If your rabbit defecates little or not at all, is lethargic, and is not eating, then it may be a sign of constipation. Here we tell you what causes the disease and what you should do about it.
Constipation can be life-threatening for rabbits – Image: Shutterstock / Claudia Paulussen
Rabbits are prone to digestive problems very easily. This includes constipation. There can be a variety of reasons why the food pulp remains in the animal’s intestines longer than usual.
Causes of constipation in rabbits
• First and foremost, recurring constipation in rabbits indicates that the animals are being fed incorrectly. Fresh food is an essential part of a healthy rabbit diet. Vegetables, fruit and herbs should be on the daily menu. A conventional dry feeding with grains and pellets, on the other hand, easily forms too solid a mash in the intestine and can quickly cause constipation in rabbits. The whole thing is additionally favored if the animal consumes only little liquid.
• Aside from dry feeding, foreign objects such as straw pellets, kitty litter, cardboard boxes or carpet fibers can also cause rabbit blockages. Once in the animal’s stomach, they swell and clump together.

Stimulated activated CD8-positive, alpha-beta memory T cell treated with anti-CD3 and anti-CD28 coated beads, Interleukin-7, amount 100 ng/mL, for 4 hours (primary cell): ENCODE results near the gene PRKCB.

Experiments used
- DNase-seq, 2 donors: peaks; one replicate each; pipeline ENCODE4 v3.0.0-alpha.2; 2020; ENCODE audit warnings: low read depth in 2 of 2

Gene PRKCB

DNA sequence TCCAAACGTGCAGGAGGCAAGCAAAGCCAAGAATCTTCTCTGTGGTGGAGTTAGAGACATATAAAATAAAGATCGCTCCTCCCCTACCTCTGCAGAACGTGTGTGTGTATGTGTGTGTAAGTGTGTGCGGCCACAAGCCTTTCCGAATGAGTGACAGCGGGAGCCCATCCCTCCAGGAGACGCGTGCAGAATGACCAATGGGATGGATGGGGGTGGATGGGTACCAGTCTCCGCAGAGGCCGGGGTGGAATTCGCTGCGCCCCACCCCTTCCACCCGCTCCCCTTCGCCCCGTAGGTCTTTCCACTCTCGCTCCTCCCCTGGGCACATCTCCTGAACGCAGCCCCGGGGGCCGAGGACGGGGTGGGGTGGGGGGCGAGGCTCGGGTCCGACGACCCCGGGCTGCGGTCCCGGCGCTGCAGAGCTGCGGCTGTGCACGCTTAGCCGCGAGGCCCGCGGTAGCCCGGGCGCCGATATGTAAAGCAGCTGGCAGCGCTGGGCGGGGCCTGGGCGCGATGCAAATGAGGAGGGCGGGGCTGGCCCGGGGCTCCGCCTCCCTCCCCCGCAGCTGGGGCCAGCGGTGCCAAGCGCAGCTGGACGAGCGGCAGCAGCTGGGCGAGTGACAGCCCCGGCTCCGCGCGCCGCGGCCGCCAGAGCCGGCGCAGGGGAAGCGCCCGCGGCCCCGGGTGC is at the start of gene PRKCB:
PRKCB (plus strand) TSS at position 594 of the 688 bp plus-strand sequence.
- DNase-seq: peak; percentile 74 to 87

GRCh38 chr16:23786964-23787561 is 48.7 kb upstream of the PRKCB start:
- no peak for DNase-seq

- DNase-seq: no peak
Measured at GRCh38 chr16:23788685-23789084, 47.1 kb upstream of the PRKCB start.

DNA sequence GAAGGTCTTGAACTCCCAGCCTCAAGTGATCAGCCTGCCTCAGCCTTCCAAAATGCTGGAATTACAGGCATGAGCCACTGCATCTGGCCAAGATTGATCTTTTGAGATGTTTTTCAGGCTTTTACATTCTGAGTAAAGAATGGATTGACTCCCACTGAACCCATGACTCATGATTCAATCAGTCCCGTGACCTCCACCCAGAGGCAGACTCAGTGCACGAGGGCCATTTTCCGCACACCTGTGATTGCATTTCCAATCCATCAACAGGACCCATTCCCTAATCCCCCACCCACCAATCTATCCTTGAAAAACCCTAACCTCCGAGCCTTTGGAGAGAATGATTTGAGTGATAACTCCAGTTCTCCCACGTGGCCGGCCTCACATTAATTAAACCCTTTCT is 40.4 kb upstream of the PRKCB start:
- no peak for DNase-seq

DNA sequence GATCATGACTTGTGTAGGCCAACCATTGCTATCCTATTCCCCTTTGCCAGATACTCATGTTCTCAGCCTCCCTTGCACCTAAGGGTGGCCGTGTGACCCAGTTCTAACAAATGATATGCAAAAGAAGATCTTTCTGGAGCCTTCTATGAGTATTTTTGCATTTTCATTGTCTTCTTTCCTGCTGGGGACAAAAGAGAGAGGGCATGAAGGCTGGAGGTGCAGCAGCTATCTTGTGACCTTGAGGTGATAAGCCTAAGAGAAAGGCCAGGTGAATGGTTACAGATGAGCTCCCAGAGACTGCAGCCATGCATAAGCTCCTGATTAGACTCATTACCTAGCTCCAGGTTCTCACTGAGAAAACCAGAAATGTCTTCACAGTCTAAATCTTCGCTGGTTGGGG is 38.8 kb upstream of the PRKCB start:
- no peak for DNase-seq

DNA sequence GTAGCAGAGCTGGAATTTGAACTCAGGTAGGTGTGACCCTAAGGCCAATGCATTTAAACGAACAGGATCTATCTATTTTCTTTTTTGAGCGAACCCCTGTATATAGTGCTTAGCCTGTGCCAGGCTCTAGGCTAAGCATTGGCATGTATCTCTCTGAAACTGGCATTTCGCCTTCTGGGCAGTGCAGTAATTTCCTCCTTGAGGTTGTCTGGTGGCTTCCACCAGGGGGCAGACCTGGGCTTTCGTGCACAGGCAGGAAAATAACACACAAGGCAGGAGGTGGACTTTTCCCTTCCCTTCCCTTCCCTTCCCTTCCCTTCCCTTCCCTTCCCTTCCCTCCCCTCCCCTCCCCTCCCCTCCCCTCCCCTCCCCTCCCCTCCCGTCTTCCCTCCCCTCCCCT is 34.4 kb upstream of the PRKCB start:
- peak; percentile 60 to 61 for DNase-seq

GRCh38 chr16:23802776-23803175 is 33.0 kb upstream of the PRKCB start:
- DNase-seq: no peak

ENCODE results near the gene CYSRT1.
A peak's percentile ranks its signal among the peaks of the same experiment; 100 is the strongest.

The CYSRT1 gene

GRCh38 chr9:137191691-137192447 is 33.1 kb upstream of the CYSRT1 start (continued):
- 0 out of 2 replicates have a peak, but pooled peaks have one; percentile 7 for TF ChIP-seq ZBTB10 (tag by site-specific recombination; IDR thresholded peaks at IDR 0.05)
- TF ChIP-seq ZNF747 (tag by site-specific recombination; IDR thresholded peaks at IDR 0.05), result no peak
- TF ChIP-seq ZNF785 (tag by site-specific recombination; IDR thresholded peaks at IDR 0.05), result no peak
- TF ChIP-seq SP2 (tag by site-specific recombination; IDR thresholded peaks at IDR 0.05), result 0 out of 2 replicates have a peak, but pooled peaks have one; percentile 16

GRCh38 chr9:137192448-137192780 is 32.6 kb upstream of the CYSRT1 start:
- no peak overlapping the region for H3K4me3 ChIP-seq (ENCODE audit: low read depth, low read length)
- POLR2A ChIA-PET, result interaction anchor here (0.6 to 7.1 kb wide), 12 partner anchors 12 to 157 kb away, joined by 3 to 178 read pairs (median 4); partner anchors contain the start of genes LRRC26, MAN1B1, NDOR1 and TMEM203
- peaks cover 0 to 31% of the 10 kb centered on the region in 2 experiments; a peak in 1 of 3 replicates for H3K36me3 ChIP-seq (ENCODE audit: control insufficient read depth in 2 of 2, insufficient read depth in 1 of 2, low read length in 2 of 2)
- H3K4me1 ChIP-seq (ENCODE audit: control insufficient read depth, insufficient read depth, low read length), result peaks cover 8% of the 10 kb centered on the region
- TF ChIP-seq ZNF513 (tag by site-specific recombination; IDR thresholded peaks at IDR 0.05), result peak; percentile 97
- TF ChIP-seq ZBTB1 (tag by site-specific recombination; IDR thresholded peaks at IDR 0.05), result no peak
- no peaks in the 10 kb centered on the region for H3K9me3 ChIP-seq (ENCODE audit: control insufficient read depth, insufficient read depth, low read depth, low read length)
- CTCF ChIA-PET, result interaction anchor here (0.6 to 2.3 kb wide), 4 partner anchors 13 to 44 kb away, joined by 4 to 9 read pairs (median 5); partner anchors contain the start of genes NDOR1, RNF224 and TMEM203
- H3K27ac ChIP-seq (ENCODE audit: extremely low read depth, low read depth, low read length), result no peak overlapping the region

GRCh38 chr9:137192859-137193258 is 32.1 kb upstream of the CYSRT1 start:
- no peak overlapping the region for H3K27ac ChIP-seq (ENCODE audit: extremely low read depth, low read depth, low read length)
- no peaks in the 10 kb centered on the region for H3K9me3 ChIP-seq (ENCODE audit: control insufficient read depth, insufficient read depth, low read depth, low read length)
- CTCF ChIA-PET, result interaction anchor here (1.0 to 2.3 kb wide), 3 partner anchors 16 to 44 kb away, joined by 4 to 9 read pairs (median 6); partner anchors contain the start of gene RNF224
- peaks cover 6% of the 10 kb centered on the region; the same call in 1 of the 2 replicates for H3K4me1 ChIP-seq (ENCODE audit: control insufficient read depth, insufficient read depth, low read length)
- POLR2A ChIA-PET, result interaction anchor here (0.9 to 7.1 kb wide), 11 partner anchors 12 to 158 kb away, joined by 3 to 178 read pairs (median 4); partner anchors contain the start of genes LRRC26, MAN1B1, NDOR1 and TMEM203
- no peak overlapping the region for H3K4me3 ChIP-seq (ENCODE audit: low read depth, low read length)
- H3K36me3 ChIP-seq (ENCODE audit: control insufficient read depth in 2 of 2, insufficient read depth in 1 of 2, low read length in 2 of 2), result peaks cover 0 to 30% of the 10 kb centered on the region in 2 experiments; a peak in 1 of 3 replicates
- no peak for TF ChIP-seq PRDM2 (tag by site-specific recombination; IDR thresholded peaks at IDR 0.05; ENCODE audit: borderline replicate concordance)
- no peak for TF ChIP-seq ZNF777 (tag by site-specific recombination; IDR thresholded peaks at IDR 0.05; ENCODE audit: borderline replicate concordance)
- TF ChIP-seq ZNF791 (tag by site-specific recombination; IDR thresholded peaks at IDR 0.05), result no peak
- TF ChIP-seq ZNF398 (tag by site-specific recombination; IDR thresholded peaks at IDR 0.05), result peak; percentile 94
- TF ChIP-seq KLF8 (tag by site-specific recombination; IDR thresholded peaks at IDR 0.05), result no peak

• If rabbits ingest too many fur hairs when cleaning, which is especially the case when they change their coat, then these can become knotted in the intestine to form tight hairballs, which usually cannot be digested and cause constipation.
• Lack of exercise or an attitude that severely restricts movement can be other causes of constipation in rabbits. They promote constipation. If the intestines are no longer working properly, the rabbit will also pass little or no feces.
• Dental problems can also be a reason for constipation. If the rabbit does not chop up its food sufficiently, the animal may suffer from indigestion.
Symptoms: Recognize constipation in rabbits
If the rabbit is lethargic, refusing food, and progressively losing weight, these are signs of constipation. In addition, the animal defecates little or not at all – if it does, then with extreme effort. The animal arches its back upwards when defecating. The stomach is also hardened.
If the rabbit does drop poo, then these are small and hard. If the constipation is due to hairballs, then these are also found in the excretions.
Treatment of constipation in rabbits
Prolonged constipation can be life-threatening for rabbits. For this reason, you should consult a veterinarian immediately. This usually x-rays the animal to clarify the exact cause.
Then he decides on the appropriate medication and treats the constipation in a targeted manner in order to prevent further diseases such as stomach overload, intestinal obstruction or drum addiction, which can follow constipation.
If the constipation is due to incorrect feeding, the vet will also recommend a change in diet to fresh food.
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